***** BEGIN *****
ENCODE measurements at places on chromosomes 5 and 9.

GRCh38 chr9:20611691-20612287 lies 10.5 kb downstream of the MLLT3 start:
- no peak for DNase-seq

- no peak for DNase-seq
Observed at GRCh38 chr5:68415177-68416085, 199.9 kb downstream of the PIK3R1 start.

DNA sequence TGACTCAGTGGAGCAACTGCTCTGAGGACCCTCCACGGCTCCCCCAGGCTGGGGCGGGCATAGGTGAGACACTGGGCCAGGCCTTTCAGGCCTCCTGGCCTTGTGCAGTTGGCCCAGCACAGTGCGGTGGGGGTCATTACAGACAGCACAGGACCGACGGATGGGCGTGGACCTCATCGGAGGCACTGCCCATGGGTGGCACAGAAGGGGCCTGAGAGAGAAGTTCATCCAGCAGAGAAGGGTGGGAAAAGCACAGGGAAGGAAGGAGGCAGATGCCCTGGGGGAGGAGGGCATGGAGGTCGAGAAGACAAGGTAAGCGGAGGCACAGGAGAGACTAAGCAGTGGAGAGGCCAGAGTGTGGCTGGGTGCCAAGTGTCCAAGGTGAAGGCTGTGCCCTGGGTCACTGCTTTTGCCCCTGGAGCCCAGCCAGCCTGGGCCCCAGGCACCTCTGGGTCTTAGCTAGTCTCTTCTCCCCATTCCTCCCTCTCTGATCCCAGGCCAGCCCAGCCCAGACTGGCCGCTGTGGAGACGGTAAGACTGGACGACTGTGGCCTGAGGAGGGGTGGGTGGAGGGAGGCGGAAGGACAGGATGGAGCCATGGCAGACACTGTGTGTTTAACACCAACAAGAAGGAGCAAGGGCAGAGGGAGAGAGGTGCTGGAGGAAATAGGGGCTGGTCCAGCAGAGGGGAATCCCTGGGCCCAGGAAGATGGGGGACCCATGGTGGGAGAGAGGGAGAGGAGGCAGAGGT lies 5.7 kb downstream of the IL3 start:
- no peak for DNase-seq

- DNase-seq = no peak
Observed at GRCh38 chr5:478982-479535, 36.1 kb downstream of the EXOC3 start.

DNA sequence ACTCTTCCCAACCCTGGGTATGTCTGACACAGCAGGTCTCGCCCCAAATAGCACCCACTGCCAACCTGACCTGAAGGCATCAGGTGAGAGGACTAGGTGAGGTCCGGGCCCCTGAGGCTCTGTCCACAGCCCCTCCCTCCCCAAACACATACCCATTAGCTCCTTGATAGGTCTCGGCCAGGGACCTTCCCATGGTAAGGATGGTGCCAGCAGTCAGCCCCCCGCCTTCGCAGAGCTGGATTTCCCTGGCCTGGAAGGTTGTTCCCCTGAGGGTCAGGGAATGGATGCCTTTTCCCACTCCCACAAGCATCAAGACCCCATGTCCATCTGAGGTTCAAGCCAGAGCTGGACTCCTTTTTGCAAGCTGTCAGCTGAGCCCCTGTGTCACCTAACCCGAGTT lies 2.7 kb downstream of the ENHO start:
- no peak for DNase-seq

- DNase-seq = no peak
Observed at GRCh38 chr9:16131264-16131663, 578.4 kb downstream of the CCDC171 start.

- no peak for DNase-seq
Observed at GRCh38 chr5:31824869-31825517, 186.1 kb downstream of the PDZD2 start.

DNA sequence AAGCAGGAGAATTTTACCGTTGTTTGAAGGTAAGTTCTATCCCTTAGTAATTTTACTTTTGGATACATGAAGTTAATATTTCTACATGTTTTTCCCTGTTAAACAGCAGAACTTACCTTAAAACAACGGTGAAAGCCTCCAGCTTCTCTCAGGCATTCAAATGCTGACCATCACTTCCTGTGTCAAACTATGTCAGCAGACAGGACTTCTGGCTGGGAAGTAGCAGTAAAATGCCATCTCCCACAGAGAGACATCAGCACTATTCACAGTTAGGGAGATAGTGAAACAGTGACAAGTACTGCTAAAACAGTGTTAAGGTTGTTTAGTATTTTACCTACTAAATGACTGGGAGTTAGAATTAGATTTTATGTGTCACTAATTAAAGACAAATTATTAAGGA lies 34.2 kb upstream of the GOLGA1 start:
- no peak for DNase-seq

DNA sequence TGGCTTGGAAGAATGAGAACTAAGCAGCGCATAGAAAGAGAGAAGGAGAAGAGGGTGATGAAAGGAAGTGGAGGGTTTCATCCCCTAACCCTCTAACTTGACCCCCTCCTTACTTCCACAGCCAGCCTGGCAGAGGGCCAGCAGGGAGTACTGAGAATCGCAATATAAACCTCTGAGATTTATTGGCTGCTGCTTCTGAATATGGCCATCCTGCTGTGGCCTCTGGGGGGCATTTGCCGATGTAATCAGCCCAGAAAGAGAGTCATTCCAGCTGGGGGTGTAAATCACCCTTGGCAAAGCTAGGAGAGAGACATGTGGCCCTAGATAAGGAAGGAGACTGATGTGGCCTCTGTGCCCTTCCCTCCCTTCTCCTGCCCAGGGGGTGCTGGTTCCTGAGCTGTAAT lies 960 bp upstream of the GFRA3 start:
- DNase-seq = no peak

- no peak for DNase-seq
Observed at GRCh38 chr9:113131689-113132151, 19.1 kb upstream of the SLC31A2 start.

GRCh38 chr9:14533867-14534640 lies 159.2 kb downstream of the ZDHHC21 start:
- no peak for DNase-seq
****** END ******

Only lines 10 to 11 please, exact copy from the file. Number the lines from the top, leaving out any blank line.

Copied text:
DNA sequence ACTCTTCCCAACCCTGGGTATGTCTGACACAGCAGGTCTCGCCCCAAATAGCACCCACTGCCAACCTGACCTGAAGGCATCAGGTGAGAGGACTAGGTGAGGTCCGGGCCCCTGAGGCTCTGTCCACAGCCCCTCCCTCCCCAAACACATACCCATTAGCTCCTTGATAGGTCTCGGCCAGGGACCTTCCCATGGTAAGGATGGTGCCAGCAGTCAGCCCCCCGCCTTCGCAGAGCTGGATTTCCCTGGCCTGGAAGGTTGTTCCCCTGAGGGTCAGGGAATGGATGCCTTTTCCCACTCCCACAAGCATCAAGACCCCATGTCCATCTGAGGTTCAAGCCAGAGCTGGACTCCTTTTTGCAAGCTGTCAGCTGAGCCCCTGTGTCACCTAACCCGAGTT lies 2.7 kb downstream of the ENHO start:
- no peak for DNase-seq